Does Limiting Maximum Loan Limits Help Decrease Home Prices?
Fannie Mae, Freddie Mac and the Federal Housing Administration (FHA) all have maximum loan limits that are updated each year. This year, in both cases, they have been updated to reflect market conditions, and those market conditions are of course frothy. This means that the standard loan limit at Fannie and Freddie is moving up 18%, and loan limits at the FHA are rising by a similar amount in many cities.
This has given rise to some consternation, with some pundits complaining that this is contrary to their mission of facilitating affordable homeownership: “Instead of making housing more affordable, the agencies are helping buyers take on even more debt to buy a home in this market.”
However, recent experience suggests that concern about loan limits is misguided. Several years prior to 2003, home prices per the Case-Shiller index had risen nearly 10% annually, and regulators for Fannie Mae and Freddie Mac generally matched those increases when they adjusted the maximum loan limits each year. Fearing their loans were helping fuel a bubble in 2004, they increased the limit by only 3%. However, prices in 2004 increased by 13% anyway. Again, they only raised the limit in 2005 by 8%, and again, prices increased by 14%. In the meantime, borrowers seeking ways to fund increasingly expensive homes piled into new, privately securitized loans that were alternatives to Fannie and Freddie.
The rest, as they say, is history. While we continue to forage for the right lessons to learn from the previous housing boom, it is pleasing to see that the FHFA and HUD have learned the right lesson here. Depriving Americans of conventional lending sources isn’t a very effective way to promote safe borrowing or moderate housing costs.
It is also difficult to argue that loose lending markets are to blame for high prices. The differences in home prices between cities has become massive. The median home in Houston costs about $250,000 while in San Francisco it is well over $1 million. Increasing federal loan limits will not cause home prices in Houston to rise to $1 million any more than lowering them will reduce home prices in San Francisco to $250,000. Furthermore, in all cities, the recent price boom has not been mortgage driven. A large percentage of buyers widely reported to be bidding homes above appraisal levels in most markets are cash buyers, institutions, or buyers with large down payments. Loan access is not the margin that will moderate the direction of those markets.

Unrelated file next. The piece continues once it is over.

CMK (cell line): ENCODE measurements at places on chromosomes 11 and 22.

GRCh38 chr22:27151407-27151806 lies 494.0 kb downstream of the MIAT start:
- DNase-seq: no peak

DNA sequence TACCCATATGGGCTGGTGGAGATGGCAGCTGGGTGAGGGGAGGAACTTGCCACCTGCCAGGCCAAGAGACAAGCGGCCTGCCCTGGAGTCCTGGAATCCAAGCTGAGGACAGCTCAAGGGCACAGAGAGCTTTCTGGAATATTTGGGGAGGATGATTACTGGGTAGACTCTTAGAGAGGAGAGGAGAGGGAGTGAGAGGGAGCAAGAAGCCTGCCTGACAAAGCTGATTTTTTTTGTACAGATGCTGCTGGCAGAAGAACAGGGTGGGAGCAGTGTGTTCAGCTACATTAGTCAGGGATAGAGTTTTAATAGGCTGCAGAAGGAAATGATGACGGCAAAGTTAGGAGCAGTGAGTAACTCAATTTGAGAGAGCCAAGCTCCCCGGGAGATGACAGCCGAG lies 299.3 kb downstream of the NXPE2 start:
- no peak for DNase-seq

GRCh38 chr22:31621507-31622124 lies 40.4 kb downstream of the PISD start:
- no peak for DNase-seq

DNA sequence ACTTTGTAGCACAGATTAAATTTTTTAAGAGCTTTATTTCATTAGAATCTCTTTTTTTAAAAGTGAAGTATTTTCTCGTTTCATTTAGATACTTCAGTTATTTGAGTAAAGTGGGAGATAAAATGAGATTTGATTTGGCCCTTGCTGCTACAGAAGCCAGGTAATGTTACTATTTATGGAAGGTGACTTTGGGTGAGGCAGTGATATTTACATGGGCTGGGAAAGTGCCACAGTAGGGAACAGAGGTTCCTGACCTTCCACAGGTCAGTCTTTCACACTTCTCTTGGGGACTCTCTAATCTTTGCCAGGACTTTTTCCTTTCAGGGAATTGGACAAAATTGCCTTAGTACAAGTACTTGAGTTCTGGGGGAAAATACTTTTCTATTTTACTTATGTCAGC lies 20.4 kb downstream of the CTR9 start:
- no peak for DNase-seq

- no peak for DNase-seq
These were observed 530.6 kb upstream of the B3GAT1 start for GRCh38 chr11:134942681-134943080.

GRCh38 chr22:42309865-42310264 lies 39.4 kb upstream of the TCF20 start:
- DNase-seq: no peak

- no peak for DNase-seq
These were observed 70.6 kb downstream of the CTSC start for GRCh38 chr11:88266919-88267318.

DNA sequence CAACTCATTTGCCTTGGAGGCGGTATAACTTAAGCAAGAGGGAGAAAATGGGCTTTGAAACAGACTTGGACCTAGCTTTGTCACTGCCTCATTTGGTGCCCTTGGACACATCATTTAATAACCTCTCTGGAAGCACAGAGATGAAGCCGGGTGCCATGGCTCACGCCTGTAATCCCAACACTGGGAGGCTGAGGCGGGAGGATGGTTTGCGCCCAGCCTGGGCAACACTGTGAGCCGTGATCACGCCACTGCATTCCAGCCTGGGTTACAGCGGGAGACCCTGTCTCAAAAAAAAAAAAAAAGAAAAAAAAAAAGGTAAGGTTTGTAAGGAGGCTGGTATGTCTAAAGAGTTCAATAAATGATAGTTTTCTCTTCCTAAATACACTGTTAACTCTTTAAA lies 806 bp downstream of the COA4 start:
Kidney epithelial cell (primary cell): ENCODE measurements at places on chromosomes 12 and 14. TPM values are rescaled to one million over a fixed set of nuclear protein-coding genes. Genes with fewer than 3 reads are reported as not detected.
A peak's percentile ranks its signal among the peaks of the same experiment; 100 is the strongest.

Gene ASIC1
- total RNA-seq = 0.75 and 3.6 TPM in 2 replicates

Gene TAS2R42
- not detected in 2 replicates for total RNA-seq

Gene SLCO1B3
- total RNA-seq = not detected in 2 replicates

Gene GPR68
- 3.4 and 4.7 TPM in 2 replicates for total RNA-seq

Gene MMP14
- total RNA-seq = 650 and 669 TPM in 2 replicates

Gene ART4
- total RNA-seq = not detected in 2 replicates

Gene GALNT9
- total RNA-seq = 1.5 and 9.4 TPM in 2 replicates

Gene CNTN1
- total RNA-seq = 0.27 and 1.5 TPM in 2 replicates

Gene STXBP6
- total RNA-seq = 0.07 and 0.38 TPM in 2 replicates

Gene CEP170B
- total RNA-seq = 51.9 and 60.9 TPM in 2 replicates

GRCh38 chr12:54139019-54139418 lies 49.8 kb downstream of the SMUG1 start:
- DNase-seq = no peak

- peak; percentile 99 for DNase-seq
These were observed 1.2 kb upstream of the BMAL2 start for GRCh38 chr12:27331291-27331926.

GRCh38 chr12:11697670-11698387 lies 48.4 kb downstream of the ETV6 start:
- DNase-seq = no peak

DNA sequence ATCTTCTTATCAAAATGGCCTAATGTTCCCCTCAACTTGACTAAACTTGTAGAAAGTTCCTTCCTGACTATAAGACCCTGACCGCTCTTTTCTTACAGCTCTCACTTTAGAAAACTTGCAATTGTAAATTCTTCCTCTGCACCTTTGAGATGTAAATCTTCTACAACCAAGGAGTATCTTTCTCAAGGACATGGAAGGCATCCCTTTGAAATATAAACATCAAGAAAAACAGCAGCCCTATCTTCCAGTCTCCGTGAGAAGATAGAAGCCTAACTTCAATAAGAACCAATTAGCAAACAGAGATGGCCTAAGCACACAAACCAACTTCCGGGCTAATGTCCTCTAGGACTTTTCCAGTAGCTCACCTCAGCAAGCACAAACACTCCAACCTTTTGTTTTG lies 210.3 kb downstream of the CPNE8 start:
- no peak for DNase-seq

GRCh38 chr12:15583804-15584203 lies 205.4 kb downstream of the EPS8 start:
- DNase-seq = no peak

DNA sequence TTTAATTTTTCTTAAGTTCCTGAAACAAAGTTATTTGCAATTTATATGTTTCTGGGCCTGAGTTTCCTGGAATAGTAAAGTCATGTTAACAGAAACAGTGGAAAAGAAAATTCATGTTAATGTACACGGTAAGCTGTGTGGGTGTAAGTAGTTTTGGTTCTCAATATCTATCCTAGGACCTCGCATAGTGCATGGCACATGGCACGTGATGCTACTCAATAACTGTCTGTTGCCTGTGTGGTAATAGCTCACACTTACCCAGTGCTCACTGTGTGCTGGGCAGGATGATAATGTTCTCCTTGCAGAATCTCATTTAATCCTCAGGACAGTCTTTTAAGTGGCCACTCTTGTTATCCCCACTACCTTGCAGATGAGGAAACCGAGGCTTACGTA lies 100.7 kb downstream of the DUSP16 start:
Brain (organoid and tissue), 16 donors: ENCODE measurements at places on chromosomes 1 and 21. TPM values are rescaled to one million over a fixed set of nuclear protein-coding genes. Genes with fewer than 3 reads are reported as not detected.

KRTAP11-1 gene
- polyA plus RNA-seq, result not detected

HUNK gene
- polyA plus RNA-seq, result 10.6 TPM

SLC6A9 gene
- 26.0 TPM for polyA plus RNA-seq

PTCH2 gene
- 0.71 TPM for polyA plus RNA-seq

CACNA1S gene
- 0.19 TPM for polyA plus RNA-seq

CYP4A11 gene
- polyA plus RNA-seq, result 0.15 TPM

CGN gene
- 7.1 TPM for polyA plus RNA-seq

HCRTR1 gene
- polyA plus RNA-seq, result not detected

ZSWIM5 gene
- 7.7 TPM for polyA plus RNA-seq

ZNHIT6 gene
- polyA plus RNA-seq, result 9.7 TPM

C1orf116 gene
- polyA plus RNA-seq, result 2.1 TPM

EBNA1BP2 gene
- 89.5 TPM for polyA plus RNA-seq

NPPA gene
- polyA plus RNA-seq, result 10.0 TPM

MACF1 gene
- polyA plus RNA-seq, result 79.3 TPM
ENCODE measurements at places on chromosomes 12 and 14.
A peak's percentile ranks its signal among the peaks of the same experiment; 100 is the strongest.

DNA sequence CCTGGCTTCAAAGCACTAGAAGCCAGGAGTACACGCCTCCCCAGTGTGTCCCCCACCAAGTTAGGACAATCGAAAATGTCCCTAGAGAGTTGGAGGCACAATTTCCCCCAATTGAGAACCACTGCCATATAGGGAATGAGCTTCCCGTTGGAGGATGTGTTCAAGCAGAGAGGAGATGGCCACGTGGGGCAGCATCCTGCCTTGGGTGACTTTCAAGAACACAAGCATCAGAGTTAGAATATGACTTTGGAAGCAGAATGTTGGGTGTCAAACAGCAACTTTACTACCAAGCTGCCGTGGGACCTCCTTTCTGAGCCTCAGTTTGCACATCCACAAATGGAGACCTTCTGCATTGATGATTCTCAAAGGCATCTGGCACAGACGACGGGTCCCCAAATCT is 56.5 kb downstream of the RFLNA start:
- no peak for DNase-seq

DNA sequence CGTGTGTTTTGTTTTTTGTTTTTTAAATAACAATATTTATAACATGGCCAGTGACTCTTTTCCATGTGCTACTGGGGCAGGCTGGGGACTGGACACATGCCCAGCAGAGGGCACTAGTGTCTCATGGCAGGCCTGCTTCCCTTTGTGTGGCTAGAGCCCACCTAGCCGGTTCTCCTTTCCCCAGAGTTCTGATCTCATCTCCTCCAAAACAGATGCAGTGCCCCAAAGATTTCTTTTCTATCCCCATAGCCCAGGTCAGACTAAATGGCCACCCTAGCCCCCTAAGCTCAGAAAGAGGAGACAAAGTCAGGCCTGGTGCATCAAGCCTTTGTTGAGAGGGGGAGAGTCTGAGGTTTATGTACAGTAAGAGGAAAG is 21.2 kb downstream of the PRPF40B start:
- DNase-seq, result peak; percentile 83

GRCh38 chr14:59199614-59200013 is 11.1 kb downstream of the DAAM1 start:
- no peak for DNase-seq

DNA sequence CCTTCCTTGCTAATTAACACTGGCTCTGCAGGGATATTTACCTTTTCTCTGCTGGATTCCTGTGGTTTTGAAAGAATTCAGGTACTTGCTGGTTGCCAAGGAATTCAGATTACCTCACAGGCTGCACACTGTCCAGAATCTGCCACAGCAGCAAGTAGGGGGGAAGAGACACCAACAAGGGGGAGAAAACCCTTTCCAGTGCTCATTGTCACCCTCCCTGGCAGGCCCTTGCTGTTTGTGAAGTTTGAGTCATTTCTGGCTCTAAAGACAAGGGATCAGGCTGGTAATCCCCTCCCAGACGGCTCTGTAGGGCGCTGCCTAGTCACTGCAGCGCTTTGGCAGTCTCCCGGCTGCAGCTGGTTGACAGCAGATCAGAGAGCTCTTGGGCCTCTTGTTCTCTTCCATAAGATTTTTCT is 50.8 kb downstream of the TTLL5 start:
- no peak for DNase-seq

Furthermore, in every major metropolitan area, it has been the most affordable neighborhoods, well under the loan limits, which have been rising the most sharply.
What debates should we be having instead of worrying about loan limits? Those should focus on the more fundamental reason for rising housing costs — increasing rents. Rents are going up because of oppressive zoning and land use rules in many American cities. They may also be rising, ironically, because tight underwriting since the 2008 financial crisis has worsened the lack of adequate building, which is fueling those rising rents.
The reason home prices with values under the loan limits are rising faster than homes with values above the loan limits is because rents on those types of homes are rising faster. Removing convenience and liquidity from mortgage markets would be a misguided method for solving that problem. The FHFA and HUD are correct to adjust to market conditions. And in fact, as long as these lending institutions continue to operate, mortgage markets and housing discourse would likely benefit from avoiding this annual conversation and removing the limits altogether. Much like federal debt limits, they are a legislative vestige that creates a lot of noise but serves little purpose, mostly fueling debates whose main function is to divert attention from more fundamental issues.